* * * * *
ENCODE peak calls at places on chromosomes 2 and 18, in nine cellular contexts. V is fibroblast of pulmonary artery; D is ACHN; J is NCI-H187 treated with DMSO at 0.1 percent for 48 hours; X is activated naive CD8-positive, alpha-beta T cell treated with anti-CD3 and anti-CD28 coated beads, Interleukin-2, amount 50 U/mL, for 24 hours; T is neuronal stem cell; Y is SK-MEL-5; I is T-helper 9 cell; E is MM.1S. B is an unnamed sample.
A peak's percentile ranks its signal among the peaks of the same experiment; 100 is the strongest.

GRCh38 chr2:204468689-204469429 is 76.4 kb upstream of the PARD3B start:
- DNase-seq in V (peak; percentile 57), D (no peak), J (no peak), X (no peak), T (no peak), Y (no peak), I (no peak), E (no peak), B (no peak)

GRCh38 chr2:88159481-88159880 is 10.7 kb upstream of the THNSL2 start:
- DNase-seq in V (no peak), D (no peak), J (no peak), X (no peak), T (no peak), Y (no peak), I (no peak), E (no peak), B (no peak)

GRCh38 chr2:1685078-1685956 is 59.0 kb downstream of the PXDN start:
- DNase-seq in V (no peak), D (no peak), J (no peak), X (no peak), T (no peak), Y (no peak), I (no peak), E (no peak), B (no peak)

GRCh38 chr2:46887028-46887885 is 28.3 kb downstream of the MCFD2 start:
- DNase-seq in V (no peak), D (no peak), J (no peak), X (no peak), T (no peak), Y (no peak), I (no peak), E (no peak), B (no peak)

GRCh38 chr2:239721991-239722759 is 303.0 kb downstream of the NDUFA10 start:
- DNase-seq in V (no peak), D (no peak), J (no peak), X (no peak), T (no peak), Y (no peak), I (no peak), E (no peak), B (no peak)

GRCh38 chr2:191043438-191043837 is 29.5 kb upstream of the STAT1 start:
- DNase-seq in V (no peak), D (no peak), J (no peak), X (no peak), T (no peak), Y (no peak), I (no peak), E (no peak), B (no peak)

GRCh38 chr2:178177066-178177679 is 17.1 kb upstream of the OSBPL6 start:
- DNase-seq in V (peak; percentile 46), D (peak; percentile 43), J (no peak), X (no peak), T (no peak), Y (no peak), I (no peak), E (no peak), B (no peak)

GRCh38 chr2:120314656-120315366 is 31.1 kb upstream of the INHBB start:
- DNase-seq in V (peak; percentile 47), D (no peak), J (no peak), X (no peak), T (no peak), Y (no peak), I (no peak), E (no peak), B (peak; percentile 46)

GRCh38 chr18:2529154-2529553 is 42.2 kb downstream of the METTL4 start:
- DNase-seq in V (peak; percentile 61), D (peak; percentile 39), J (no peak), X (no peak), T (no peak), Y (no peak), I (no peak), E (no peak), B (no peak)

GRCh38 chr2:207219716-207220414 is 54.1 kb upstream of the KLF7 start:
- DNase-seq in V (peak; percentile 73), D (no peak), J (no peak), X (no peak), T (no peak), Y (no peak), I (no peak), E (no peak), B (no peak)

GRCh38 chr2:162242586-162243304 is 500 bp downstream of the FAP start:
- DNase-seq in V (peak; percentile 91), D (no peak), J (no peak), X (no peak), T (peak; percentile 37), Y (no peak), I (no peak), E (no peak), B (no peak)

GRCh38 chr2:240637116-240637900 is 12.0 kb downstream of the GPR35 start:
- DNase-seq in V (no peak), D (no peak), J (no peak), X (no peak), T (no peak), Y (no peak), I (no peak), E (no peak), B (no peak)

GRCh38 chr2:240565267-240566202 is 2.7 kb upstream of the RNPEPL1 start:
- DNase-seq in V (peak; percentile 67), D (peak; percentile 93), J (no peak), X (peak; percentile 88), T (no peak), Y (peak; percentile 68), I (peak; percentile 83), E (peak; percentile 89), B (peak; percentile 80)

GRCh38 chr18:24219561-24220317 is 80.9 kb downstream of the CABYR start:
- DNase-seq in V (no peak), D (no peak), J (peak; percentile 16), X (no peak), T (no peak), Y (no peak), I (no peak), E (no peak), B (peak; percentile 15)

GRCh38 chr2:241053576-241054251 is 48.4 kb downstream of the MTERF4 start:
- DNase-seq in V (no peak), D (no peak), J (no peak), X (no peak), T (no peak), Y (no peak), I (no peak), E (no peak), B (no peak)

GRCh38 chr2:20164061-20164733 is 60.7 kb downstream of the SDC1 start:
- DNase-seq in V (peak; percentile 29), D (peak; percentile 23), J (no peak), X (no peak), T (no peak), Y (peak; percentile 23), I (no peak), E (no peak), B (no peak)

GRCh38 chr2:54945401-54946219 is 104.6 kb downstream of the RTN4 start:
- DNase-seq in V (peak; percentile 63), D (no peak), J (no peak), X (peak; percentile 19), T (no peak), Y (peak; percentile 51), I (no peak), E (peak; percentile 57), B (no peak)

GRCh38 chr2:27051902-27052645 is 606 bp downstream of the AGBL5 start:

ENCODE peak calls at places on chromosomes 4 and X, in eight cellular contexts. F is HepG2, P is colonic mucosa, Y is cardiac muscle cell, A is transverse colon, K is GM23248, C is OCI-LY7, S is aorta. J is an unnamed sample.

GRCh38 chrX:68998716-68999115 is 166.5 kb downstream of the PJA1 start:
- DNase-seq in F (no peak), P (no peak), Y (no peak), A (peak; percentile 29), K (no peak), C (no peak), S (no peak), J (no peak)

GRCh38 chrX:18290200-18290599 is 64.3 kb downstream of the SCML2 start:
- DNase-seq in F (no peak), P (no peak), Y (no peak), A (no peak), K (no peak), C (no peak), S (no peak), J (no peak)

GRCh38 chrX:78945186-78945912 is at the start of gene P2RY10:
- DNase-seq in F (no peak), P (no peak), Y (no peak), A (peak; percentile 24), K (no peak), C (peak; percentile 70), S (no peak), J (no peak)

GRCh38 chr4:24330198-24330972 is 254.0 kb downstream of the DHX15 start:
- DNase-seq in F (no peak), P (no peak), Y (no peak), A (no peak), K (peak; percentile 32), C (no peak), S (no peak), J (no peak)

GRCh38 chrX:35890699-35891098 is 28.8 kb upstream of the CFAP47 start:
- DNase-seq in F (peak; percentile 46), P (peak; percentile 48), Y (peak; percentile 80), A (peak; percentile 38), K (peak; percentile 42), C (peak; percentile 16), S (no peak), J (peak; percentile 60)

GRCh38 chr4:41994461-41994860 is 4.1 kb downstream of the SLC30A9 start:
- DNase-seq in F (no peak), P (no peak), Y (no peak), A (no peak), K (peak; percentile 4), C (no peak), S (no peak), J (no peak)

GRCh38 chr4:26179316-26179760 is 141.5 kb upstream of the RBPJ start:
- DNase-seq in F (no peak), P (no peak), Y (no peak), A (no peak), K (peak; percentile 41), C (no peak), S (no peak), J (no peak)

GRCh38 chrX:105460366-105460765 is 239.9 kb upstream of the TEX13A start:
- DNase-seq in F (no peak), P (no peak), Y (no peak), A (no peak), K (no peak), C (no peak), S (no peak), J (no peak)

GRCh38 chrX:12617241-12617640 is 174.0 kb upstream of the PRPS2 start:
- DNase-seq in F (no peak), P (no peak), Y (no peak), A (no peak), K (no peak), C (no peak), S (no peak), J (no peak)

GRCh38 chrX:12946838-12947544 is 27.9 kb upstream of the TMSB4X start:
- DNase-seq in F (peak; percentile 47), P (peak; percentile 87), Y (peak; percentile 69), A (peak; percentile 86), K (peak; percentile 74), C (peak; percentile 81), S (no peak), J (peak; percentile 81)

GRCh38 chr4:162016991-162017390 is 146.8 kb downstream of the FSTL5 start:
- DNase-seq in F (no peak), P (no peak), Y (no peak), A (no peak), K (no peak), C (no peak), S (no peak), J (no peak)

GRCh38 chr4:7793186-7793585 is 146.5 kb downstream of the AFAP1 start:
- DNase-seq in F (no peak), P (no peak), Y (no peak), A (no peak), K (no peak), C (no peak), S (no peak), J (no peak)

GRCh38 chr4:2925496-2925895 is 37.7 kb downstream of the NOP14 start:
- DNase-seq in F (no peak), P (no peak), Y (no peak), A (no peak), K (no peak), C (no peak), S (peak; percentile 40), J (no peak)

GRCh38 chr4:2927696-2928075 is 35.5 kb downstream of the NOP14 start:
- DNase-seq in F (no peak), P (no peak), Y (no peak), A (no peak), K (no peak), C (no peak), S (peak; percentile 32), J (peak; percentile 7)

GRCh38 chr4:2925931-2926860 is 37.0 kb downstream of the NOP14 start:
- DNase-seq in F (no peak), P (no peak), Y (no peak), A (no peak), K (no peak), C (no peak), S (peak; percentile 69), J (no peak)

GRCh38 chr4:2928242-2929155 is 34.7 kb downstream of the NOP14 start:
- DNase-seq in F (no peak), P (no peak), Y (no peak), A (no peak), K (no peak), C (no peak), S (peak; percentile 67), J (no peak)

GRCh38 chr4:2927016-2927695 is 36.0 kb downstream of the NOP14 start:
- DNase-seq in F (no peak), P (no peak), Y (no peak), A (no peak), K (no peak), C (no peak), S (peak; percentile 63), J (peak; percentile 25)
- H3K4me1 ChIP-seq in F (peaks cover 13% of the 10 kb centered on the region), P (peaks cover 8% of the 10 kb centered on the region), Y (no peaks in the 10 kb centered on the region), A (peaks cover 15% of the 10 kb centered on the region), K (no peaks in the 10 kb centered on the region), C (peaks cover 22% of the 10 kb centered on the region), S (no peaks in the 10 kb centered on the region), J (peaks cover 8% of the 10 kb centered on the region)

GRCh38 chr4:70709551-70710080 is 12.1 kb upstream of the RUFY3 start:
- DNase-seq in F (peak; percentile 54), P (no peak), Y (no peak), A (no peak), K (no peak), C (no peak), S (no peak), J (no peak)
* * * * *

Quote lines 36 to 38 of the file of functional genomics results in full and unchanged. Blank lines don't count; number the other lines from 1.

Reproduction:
- DNase-seq in V (peak; percentile 63), D (no peak), J (no peak), X (peak; percentile 19), T (no peak), Y (peak; percentile 51), I (no peak), E (peak; percentile 57), B (no peak)

GRCh38 chr2:27051902-27052645 is 606 bp downstream of the AGBL5 start:

ENCODE peak calls at places on chromosomes 4 and X, in eight cellular contexts. F is HepG2, P is colonic mucosa, Y is cardiac muscle cell, A is transverse colon, K is GM23248, C is OCI-LY7, S is aorta. J is an unnamed sample.